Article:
The first recorded use of the word “gruit” traces back to late 10th century Europe. For millennia, cultures far and wide had used herbs and spices to make beer, but it was during the late medieval period that Holy Roman Emperor Otto II decided to put such brewing under the control of church and state. He did so by establishing a system wherein the government granted nobles (and, in some cases, municipalities) the exclusive right to make and sell those herbs and spices. This privelage was called gruitrecht. It was granted to gruiters. And the proprietary mixture they sold was referred to as gruit. Thus, the true historical definition of gruit isn’t the unhopped beer but the blend of crushed herbs and spices used to make it.
In essence, the regulation of gruit functioned as an early form of beer taxation. Across most of northern Europe, brewers were forced to produce beer with gruit mixture, and they had to procure said mixture from The Man. There’s nothing punk rock about that.
The particular ingredients of any one gruiter’s mixture varied – at least from what we can tell.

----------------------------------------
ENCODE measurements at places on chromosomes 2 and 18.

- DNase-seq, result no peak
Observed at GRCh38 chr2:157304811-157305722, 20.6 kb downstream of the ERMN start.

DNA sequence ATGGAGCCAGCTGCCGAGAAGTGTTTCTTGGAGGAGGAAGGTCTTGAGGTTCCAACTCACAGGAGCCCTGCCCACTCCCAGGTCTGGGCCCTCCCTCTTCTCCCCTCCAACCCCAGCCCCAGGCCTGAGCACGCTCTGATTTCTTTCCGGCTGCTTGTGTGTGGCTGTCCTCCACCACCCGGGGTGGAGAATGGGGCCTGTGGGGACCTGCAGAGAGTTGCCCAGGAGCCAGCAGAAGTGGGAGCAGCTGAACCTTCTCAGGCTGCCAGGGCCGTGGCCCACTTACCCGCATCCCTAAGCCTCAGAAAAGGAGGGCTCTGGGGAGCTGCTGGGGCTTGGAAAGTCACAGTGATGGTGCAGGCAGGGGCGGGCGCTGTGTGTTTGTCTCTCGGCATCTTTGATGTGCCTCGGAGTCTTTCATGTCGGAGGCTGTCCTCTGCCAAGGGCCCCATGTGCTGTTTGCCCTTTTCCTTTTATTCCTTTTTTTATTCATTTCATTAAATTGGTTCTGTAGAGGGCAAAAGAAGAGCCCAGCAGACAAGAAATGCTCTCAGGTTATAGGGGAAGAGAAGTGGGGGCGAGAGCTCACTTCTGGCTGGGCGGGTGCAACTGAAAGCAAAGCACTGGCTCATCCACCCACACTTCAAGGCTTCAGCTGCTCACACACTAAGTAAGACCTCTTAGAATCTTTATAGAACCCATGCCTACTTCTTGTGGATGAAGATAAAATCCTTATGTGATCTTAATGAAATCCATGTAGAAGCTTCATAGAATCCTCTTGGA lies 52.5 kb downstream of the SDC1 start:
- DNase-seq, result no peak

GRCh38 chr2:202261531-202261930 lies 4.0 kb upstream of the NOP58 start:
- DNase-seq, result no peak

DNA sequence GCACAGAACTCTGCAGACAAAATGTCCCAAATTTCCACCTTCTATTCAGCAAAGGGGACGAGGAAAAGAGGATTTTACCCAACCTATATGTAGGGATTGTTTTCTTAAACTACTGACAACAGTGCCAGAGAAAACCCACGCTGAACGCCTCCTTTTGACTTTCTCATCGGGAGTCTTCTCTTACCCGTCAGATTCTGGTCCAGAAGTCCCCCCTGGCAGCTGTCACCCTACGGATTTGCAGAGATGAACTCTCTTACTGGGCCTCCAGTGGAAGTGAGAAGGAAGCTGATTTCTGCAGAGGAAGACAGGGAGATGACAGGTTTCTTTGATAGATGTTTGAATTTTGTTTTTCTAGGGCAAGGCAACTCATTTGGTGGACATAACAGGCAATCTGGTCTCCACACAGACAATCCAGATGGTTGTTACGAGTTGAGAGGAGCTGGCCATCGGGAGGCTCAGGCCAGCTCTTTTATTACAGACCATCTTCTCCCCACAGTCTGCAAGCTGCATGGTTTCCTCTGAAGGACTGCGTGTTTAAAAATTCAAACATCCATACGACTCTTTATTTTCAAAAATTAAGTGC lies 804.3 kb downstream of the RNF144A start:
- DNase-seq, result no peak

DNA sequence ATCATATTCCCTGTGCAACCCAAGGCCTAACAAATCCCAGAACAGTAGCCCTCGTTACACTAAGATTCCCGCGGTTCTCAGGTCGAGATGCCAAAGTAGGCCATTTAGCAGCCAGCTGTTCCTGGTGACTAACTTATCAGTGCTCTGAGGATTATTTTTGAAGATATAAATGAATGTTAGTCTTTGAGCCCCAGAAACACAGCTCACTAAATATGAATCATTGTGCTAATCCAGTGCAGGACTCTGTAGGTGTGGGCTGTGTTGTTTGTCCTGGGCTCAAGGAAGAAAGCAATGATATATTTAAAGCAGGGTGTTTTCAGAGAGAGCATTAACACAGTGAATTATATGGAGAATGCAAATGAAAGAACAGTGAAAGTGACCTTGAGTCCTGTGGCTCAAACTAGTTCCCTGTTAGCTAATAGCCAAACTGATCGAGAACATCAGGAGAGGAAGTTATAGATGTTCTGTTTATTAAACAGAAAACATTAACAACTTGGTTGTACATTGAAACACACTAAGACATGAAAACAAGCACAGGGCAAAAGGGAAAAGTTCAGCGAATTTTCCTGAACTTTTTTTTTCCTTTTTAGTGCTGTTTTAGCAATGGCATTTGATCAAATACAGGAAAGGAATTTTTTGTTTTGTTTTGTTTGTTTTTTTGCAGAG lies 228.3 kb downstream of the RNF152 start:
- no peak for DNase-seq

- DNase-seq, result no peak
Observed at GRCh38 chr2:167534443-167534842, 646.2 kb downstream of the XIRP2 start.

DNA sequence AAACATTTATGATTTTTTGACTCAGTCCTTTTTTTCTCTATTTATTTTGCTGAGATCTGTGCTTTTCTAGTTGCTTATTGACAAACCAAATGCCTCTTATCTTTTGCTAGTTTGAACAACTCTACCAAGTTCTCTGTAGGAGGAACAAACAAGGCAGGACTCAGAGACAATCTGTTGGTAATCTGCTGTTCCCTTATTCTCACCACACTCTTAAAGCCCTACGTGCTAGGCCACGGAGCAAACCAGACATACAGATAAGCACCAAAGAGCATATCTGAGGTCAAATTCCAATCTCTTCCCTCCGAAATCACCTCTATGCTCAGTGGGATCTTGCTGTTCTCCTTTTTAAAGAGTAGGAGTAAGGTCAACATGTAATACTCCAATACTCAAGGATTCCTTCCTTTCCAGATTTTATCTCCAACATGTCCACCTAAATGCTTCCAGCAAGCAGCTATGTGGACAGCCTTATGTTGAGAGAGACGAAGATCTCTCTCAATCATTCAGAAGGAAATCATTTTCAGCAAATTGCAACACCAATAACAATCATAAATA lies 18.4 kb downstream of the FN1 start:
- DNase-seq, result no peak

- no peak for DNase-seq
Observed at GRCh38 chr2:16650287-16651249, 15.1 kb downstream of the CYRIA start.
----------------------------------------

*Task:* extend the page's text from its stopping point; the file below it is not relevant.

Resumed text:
“Gruits are a beer shrouded in mystery,” says Michael Stein, a beer historian and the president of Lost Lagers. “American beer historians know very little of it because this beer wasn’t made in America, unless your definition of ‘gruit’ is super loose. Gruits are really part of the tale of how the barbarians were brought under the yoke of the church.”
According to historian Randy Mosher, most medieval gruits contained bog myrtle (also known as sweet gale), yarrow, and wild rosemary, though their usage varied regionally. Together, these herbs swirled to produce a drink of tanic bitterness.
“The exact recipe for gruit was a closely held secret,” Mosher writes in Radical Brewing. “Three herbs are always mentioned in association with gruits, and a great number of herbs and spices were part of the mix as well, including juniper berries, ginger, caraway, wormwood, anise seed, and others. Generally, the spices were mixed together with malt, flour, or other starchy material, which helped to conceal the true nature of the mix… Little useful information is available on the beer itself. Like all medieval ales, it was likely to be strong, dark, smoky, and possibly a bit sour from long contact with wooden casks. Various strengths of beer were brewed, as with all ages dark or not.”
The popularity of gruit beers began to wane in the 15th and 16th century, as the usage of hops increased across of Europe. As a rival botanical, hops effectively bittered sweet wort while furthering functioning as a preservative. Perhaps more importantly, hops weren’t controlled by the state.